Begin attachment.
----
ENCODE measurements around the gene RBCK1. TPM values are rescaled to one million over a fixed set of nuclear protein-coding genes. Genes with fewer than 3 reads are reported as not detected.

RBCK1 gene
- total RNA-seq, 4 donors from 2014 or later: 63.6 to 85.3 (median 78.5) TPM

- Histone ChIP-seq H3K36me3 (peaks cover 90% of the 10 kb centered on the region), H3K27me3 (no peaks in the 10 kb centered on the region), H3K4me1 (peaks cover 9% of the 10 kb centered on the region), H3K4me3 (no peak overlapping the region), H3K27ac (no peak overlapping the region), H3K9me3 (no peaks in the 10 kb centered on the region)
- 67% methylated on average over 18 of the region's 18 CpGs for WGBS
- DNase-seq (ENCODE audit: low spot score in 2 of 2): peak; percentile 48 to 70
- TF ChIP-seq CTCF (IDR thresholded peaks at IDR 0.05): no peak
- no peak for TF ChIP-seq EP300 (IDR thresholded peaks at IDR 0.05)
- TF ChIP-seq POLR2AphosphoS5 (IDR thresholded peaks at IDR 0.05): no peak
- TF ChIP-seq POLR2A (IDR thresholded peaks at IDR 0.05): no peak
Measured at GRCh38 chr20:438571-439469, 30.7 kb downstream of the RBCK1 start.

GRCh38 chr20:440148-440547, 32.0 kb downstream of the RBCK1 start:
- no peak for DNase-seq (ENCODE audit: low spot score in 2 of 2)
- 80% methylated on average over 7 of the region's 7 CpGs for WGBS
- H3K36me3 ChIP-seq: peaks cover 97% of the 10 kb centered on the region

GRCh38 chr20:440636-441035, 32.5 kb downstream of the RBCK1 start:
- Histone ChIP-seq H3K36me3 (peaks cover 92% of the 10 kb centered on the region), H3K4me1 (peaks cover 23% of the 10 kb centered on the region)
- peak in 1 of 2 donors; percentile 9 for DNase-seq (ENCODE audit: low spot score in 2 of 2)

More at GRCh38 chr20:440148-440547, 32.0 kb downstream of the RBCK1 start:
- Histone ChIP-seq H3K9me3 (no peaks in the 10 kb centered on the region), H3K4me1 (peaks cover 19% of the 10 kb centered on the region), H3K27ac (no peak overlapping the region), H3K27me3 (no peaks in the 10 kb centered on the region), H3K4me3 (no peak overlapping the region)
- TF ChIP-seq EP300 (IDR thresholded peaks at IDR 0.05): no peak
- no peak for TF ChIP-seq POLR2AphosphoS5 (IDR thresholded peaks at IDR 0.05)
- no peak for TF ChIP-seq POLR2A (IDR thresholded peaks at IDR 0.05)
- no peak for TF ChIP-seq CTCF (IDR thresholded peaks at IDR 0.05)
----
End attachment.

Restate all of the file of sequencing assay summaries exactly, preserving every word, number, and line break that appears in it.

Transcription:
ENCODE measurements around the gene RBCK1. TPM values are rescaled to one million over a fixed set of nuclear protein-coding genes. Genes with fewer than 3 reads are reported as not detected.

RBCK1 gene
- total RNA-seq, 4 donors from 2014 or later: 63.6 to 85.3 (median 78.5) TPM

- Histone ChIP-seq H3K36me3 (peaks cover 90% of the 10 kb centered on the region), H3K27me3 (no peaks in the 10 kb centered on the region), H3K4me1 (peaks cover 9% of the 10 kb centered on the region), H3K4me3 (no peak overlapping the region), H3K27ac (no peak overlapping the region), H3K9me3 (no peaks in the 10 kb centered on the region)
- 67% methylated on average over 18 of the region's 18 CpGs for WGBS
- DNase-seq (ENCODE audit: low spot score in 2 of 2): peak; percentile 48 to 70
- TF ChIP-seq CTCF (IDR thresholded peaks at IDR 0.05): no peak
- no peak for TF ChIP-seq EP300 (IDR thresholded peaks at IDR 0.05)
- TF ChIP-seq POLR2AphosphoS5 (IDR thresholded peaks at IDR 0.05): no peak
- TF ChIP-seq POLR2A (IDR thresholded peaks at IDR 0.05): no peak
Measured at GRCh38 chr20:438571-439469, 30.7 kb downstream of the RBCK1 start.

GRCh38 chr20:440148-440547, 32.0 kb downstream of the RBCK1 start:
- no peak for DNase-seq (ENCODE audit: low spot score in 2 of 2)
- 80% methylated on average over 7 of the region's 7 CpGs for WGBS
- H3K36me3 ChIP-seq: peaks cover 97% of the 10 kb centered on the region

GRCh38 chr20:440636-441035, 32.5 kb downstream of the RBCK1 start:
- Histone ChIP-seq H3K36me3 (peaks cover 92% of the 10 kb centered on the region), H3K4me1 (peaks cover 23% of the 10 kb centered on the region)
- peak in 1 of 2 donors; percentile 9 for DNase-seq (ENCODE audit: low spot score in 2 of 2)

More at GRCh38 chr20:440148-440547, 32.0 kb downstream of the RBCK1 start:
- Histone ChIP-seq H3K9me3 (no peaks in the 10 kb centered on the region), H3K4me1 (peaks cover 19% of the 10 kb centered on the region), H3K27ac (no peak overlapping the region), H3K27me3 (no peaks in the 10 kb centered on the region), H3K4me3 (no peak overlapping the region)
- TF ChIP-seq EP300 (IDR thresholded peaks at IDR 0.05): no peak
- no peak for TF ChIP-seq POLR2AphosphoS5 (IDR thresholded peaks at IDR 0.05)
- no peak for TF ChIP-seq POLR2A (IDR thresholded peaks at IDR 0.05)
- no peak for TF ChIP-seq CTCF (IDR thresholded peaks at IDR 0.05)